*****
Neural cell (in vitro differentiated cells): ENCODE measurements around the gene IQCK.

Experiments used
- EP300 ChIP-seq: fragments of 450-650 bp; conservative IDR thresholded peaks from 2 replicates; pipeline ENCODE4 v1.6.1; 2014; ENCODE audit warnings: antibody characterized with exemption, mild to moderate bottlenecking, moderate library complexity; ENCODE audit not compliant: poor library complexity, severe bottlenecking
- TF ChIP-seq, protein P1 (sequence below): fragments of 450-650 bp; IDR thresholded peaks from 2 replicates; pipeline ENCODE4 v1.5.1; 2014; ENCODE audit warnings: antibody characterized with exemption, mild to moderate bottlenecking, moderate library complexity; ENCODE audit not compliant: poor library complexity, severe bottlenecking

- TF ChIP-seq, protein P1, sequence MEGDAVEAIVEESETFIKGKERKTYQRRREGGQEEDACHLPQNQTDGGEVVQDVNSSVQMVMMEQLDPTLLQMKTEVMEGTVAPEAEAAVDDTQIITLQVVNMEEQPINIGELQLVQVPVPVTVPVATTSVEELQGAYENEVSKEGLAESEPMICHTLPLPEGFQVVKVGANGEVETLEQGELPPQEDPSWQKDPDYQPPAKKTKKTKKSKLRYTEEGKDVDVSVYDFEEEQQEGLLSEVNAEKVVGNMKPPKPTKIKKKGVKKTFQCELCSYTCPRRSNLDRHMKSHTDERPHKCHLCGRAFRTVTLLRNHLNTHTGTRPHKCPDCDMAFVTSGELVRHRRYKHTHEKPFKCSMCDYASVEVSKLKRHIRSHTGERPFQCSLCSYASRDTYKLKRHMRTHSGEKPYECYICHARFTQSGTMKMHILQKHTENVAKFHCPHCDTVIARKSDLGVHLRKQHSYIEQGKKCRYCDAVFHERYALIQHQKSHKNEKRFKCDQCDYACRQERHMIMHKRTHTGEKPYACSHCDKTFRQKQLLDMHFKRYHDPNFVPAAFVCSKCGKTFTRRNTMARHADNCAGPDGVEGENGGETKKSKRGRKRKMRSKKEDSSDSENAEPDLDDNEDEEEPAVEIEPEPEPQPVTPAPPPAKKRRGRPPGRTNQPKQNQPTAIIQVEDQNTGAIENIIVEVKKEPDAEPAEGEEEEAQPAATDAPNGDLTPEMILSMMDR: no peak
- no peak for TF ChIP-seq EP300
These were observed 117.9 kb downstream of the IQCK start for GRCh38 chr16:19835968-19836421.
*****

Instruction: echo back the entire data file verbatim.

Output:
Neural cell (in vitro differentiated cells): ENCODE measurements around the gene IQCK.

Experiments used
- EP300 ChIP-seq: fragments of 450-650 bp; conservative IDR thresholded peaks from 2 replicates; pipeline ENCODE4 v1.6.1; 2014; ENCODE audit warnings: antibody characterized with exemption, mild to moderate bottlenecking, moderate library complexity; ENCODE audit not compliant: poor library complexity, severe bottlenecking
- TF ChIP-seq, protein P1 (sequence below): fragments of 450-650 bp; IDR thresholded peaks from 2 replicates; pipeline ENCODE4 v1.5.1; 2014; ENCODE audit warnings: antibody characterized with exemption, mild to moderate bottlenecking, moderate library complexity; ENCODE audit not compliant: poor library complexity, severe bottlenecking

- TF ChIP-seq, protein P1, sequence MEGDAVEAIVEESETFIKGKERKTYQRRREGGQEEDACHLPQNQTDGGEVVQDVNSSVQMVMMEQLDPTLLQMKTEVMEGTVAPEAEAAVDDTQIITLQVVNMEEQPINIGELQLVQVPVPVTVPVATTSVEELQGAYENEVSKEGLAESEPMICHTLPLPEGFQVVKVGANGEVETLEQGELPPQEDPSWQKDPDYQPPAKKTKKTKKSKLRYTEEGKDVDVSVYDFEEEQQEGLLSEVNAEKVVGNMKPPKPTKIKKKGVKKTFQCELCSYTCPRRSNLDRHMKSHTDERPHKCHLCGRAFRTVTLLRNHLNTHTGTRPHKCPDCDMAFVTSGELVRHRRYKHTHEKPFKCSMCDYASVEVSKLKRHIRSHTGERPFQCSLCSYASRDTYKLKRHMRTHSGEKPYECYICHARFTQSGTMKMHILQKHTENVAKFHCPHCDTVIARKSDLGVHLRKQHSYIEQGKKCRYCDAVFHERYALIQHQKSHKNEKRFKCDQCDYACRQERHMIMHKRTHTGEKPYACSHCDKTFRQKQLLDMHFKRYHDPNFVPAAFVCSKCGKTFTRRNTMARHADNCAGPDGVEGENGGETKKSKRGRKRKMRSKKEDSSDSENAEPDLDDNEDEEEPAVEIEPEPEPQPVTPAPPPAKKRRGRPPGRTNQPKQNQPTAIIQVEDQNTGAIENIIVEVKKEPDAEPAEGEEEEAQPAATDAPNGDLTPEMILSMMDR: no peak
- no peak for TF ChIP-seq EP300
These were observed 117.9 kb downstream of the IQCK start for GRCh38 chr16:19835968-19836421.